Google got a lot of flak for withholding the Android 3.0 source code, and plenty more when Businessweek sources claimed the company had set aside its open stance to dictate from a throne, but today the man who would allegedly sit atop the royal seat says it isn't so. Andy Rubin, the man in charge of Android, says that "there are no lock-downs or restrictions against customizing UIs" nor "any efforts to standardize the platform on any single chipset architecture" as have often been rumored before, and that when Honeycomb is finally ready for phones, Google will indeed release its source code. Overall, he claims that Android's position when it comes to open source hasn't changed since day one -- which is nice for those who would like to believe that Google's still sticking to its motto -- but that's not likely to appease companies cut out of the loop simply because they weren't part of the early adopter club. If Google's methods will reduce fragmentation, though, who are we to judge?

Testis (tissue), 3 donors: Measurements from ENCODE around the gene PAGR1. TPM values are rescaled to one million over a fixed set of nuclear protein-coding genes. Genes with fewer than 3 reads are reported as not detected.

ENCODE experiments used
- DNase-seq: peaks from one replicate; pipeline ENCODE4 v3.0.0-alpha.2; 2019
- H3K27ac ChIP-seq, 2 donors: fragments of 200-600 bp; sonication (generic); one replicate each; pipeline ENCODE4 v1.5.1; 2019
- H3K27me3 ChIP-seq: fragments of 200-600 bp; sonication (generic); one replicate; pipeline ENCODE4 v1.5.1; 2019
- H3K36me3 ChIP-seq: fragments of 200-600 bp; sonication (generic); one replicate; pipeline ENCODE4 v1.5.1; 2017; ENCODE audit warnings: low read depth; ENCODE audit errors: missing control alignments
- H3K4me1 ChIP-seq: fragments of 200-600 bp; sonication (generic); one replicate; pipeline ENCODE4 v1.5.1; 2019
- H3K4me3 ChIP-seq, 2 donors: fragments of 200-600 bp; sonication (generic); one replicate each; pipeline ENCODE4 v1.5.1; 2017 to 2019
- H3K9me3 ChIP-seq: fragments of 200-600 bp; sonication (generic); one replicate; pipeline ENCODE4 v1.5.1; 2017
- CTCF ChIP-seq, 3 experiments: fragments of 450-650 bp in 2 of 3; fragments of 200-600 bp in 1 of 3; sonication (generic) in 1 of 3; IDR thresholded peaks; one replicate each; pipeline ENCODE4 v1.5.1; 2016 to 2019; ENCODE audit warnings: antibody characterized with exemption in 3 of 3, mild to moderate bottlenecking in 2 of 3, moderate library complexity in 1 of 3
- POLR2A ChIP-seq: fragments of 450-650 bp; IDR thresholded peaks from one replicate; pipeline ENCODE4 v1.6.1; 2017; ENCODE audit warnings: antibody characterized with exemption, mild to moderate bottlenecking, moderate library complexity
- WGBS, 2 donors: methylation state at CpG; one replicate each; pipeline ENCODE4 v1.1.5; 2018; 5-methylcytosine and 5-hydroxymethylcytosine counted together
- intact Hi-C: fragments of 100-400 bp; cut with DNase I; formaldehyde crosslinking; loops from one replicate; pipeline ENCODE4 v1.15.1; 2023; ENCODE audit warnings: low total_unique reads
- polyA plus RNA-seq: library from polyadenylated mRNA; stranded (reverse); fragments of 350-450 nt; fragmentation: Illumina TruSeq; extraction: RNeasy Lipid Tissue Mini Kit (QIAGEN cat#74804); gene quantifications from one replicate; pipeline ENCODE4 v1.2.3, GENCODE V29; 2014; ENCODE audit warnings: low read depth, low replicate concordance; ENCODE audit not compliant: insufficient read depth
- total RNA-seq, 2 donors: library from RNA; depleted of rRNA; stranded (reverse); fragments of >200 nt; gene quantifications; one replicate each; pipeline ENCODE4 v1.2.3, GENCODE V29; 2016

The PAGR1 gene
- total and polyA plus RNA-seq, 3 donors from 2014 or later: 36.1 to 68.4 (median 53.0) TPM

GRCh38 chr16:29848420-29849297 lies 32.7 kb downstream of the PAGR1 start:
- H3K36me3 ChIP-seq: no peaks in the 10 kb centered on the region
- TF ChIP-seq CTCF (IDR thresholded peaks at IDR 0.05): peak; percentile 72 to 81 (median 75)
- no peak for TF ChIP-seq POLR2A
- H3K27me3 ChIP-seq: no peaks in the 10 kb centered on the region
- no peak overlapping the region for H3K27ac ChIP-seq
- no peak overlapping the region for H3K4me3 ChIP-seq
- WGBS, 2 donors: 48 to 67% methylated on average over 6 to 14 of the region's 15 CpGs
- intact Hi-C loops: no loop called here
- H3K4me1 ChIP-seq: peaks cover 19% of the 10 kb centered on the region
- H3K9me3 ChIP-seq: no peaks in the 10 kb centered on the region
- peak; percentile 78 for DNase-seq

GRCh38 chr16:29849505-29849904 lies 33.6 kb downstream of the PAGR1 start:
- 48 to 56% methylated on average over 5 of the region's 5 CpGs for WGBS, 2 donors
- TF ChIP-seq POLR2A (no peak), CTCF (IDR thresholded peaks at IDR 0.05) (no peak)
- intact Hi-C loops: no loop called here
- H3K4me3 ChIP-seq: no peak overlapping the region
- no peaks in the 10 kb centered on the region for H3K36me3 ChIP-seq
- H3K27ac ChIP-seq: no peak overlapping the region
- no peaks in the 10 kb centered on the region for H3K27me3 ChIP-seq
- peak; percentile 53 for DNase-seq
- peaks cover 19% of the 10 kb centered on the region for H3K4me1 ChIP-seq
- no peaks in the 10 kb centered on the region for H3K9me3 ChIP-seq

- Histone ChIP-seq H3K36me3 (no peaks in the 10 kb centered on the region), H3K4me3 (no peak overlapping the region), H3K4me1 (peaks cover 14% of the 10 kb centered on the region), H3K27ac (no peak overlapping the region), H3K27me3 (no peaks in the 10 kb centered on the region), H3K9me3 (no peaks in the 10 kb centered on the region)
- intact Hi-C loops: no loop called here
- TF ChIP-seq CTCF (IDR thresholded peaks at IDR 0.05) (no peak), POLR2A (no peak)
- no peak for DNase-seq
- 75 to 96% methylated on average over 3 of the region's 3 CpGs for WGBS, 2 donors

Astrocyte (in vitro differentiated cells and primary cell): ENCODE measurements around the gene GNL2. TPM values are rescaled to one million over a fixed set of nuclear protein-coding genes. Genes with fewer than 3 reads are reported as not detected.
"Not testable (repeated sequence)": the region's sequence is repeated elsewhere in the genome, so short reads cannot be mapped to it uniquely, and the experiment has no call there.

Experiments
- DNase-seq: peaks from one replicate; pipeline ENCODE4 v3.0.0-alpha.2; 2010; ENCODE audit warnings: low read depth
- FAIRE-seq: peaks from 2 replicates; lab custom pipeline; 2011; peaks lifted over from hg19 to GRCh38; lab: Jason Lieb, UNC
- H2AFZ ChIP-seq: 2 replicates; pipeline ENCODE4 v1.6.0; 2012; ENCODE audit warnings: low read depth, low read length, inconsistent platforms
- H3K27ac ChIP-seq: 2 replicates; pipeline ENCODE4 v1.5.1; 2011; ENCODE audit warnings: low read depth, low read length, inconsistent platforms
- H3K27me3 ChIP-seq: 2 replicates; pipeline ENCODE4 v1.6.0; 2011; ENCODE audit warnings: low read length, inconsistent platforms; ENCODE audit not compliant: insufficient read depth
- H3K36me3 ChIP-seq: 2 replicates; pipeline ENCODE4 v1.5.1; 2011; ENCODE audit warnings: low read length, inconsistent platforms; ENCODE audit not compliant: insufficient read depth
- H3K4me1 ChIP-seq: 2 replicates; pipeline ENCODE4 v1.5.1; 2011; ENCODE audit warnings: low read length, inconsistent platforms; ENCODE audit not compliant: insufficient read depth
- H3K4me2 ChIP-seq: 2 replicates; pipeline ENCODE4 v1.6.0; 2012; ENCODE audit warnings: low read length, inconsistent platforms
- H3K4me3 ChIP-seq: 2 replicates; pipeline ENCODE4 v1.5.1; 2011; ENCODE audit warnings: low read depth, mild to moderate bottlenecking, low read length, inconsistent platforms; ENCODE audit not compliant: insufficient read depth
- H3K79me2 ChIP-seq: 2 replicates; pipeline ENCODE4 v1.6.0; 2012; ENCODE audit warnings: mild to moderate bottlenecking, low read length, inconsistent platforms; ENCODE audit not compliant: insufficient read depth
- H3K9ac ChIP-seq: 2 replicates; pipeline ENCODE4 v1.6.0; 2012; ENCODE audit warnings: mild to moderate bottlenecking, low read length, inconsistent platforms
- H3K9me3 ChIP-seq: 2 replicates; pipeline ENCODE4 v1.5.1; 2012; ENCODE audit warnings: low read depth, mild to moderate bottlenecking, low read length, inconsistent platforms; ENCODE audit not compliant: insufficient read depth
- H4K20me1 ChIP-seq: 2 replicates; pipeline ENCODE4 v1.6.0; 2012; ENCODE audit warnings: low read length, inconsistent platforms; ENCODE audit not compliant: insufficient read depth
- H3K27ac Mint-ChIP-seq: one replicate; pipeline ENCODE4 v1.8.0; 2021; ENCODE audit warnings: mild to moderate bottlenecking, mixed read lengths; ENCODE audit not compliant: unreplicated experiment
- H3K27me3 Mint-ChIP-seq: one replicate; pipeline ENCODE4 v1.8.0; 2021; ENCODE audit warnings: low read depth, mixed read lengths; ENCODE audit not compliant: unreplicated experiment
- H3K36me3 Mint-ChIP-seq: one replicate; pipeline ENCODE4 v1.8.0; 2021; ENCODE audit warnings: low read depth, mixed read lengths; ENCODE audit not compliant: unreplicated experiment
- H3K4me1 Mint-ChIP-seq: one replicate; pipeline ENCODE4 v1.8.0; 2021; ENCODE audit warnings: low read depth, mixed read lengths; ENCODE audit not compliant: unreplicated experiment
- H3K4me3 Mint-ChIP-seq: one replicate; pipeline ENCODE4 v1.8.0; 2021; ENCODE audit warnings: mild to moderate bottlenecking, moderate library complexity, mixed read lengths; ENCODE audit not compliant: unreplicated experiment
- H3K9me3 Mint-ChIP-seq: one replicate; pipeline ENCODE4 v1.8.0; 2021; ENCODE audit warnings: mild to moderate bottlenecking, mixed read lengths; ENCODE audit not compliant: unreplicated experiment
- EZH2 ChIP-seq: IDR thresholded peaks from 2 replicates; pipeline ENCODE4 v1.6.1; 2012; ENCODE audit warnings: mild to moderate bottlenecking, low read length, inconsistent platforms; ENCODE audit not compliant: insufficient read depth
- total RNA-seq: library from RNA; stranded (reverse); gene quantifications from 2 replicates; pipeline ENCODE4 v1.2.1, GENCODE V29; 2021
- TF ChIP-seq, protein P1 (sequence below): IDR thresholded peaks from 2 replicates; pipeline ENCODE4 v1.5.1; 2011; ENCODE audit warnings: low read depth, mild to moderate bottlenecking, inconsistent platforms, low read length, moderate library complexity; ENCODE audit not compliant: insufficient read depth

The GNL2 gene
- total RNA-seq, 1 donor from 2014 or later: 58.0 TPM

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Android chief Andy Rubin tackles open source qualms, says Honeycomb isn't 'one size fits all'
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